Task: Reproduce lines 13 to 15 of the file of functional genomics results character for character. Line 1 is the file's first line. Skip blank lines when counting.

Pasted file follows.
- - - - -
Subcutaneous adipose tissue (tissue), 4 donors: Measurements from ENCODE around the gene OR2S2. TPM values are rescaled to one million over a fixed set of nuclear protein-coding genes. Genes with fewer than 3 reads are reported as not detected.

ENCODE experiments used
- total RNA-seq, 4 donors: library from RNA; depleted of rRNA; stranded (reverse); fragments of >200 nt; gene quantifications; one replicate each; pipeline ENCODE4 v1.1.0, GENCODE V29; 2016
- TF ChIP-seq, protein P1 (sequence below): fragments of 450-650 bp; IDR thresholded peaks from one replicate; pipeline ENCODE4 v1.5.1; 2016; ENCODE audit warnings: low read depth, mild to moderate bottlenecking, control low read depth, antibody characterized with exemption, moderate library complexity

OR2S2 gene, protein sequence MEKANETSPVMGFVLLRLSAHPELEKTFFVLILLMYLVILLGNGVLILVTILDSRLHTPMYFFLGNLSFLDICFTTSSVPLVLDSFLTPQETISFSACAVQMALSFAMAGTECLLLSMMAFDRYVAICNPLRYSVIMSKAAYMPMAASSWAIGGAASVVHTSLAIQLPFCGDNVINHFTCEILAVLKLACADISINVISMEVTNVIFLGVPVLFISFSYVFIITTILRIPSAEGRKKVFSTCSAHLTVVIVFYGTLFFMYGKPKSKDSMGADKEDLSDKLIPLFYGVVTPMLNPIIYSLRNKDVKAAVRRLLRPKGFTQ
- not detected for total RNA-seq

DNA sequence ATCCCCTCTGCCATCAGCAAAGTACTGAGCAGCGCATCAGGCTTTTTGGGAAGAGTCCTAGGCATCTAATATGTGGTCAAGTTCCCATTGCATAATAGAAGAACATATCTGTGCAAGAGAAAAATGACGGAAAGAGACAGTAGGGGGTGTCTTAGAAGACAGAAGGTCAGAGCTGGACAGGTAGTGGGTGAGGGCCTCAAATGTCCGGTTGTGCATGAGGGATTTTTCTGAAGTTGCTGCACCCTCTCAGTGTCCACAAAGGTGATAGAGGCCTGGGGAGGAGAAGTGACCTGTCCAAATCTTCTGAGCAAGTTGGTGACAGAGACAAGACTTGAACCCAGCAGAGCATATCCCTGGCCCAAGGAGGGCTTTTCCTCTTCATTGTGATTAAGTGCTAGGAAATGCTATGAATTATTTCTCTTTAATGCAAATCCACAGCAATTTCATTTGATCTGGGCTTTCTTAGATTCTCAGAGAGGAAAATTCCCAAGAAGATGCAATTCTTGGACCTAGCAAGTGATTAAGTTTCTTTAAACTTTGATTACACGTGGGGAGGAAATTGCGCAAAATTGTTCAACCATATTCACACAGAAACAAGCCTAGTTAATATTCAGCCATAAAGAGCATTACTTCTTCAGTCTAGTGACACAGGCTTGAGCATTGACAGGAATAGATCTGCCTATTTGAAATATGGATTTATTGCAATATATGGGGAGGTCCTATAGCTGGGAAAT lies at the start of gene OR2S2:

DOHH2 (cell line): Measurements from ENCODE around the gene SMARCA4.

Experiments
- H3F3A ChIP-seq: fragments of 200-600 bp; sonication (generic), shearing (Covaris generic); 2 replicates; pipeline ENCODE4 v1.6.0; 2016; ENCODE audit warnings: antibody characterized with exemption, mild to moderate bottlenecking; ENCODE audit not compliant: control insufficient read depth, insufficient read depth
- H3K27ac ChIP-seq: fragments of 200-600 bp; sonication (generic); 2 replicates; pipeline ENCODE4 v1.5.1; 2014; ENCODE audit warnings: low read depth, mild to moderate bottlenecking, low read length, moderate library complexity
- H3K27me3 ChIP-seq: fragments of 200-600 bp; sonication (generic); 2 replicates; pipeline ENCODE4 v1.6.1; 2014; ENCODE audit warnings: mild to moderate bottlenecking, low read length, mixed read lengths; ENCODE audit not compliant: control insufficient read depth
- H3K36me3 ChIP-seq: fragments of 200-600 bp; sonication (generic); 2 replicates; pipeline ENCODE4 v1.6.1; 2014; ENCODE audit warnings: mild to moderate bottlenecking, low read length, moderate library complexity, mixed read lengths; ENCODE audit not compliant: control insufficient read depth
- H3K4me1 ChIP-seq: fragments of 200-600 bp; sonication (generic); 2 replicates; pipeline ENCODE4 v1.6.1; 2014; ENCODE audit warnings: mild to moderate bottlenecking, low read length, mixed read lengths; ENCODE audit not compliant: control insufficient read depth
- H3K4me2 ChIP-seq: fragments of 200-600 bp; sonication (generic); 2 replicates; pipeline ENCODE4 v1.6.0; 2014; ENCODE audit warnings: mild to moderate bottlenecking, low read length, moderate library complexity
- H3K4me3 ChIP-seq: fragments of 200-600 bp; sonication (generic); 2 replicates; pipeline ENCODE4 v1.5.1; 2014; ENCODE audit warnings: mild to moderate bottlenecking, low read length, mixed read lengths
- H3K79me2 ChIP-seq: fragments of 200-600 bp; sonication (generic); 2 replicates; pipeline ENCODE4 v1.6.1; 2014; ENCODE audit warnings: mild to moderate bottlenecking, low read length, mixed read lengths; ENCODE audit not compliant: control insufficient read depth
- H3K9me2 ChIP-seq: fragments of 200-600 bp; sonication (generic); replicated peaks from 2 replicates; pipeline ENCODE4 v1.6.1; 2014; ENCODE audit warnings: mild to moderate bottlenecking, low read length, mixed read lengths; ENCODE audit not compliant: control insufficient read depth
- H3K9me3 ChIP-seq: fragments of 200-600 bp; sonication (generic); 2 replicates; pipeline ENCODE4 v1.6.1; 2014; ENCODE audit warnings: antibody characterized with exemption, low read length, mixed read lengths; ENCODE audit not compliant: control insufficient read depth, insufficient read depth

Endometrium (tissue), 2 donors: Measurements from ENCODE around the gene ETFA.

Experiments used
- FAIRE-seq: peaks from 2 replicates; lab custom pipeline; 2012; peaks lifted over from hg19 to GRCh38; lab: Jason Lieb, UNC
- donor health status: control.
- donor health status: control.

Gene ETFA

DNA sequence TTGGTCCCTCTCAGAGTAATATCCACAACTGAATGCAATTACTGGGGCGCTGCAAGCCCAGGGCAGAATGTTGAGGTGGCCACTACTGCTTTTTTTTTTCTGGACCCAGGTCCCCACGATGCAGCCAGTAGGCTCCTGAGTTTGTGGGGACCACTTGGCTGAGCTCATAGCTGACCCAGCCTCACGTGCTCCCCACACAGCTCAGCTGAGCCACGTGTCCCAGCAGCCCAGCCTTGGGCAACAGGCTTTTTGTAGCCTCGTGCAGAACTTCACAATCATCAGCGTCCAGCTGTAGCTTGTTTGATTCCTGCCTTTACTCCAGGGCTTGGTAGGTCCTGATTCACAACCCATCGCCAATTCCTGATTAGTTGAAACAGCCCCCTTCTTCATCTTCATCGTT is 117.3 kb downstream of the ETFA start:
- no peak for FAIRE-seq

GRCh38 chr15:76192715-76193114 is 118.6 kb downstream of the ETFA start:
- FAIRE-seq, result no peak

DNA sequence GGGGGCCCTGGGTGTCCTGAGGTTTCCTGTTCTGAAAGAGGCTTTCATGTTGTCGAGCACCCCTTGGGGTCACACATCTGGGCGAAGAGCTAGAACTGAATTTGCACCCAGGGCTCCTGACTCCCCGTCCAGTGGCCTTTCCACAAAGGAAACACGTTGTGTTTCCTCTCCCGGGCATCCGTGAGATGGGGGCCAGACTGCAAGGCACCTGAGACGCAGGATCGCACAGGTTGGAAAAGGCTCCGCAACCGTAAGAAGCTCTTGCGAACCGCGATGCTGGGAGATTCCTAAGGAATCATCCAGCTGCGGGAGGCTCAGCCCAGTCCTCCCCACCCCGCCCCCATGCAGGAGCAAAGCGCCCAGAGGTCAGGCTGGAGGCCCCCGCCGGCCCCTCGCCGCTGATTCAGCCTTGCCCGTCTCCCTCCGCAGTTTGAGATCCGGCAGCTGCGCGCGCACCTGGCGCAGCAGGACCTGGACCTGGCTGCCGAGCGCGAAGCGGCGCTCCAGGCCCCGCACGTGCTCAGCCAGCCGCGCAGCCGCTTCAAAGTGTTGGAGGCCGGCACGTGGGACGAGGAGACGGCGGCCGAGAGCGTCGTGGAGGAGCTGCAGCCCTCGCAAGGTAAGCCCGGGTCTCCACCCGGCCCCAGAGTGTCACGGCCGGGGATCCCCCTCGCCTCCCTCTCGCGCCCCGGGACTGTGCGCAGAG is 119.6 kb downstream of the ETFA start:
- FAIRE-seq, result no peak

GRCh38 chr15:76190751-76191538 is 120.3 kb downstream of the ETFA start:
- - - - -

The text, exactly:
- H3K36me3 ChIP-seq: fragments of 200-600 bp; sonication (generic); 2 replicates; pipeline ENCODE4 v1.6.1; 2014; ENCODE audit warnings: mild to moderate bottlenecking, low read length, moderate library complexity, mixed read lengths; ENCODE audit not compliant: control insufficient read depth
- H3K4me1 ChIP-seq: fragments of 200-600 bp; sonication (generic); 2 replicates; pipeline ENCODE4 v1.6.1; 2014; ENCODE audit warnings: mild to moderate bottlenecking, low read length, mixed read lengths; ENCODE audit not compliant: control insufficient read depth
- H3K4me2 ChIP-seq: fragments of 200-600 bp; sonication (generic); 2 replicates; pipeline ENCODE4 v1.6.0; 2014; ENCODE audit warnings: mild to moderate bottlenecking, low read length, moderate library complexity